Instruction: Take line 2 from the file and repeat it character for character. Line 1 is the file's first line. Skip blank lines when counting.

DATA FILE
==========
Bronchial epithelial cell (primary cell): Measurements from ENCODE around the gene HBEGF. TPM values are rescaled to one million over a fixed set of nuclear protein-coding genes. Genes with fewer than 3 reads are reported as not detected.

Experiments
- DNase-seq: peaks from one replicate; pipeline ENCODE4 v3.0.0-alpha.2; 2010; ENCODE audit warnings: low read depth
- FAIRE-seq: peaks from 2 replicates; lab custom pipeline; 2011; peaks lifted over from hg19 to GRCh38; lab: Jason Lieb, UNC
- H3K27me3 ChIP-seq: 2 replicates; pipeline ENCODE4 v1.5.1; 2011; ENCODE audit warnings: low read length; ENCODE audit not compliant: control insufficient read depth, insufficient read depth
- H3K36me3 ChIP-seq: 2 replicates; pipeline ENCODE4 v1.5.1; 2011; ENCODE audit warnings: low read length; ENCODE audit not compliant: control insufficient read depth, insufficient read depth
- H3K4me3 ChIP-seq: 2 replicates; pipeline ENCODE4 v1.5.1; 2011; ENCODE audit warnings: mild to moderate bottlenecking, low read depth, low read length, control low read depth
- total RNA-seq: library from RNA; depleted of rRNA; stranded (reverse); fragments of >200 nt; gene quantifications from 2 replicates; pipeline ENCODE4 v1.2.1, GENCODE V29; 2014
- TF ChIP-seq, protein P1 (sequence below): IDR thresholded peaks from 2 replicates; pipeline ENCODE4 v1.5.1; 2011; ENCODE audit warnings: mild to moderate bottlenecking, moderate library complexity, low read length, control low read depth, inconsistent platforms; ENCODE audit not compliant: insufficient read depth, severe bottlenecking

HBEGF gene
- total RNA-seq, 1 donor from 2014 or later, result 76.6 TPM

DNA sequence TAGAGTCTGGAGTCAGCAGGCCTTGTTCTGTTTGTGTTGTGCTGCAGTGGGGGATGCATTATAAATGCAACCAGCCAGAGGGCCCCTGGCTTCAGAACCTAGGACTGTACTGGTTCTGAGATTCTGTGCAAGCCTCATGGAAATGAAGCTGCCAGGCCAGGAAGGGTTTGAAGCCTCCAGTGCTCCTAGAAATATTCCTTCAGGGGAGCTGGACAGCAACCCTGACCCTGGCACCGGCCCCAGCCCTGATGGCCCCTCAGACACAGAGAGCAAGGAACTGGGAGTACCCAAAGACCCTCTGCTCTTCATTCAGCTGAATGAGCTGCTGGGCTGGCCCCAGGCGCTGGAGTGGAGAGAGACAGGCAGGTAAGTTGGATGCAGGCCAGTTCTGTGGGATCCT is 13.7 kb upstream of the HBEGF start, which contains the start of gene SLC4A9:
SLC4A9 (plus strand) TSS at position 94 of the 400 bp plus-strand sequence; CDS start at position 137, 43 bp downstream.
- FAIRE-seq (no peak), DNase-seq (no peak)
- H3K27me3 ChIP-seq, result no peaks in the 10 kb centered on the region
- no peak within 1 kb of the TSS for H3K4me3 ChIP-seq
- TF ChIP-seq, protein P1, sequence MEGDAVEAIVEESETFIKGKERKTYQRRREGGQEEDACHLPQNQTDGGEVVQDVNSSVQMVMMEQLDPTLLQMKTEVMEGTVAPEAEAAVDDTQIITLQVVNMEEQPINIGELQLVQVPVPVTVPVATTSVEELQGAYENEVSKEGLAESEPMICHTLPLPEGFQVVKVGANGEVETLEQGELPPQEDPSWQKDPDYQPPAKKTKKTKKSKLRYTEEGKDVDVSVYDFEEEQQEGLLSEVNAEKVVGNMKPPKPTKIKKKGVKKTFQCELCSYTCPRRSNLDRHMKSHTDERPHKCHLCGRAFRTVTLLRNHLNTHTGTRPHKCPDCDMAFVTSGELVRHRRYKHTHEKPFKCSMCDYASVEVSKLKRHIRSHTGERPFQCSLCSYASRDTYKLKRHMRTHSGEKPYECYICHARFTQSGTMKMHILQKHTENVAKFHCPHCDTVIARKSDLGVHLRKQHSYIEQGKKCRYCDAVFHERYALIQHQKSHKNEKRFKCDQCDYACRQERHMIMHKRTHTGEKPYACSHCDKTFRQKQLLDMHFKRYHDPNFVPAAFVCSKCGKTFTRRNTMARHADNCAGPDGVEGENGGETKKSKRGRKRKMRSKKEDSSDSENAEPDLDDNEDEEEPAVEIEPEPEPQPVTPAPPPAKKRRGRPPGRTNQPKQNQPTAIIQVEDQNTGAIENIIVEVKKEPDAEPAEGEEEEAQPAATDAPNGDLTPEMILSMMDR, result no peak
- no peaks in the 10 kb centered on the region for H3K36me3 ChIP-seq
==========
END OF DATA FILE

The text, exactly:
Experiments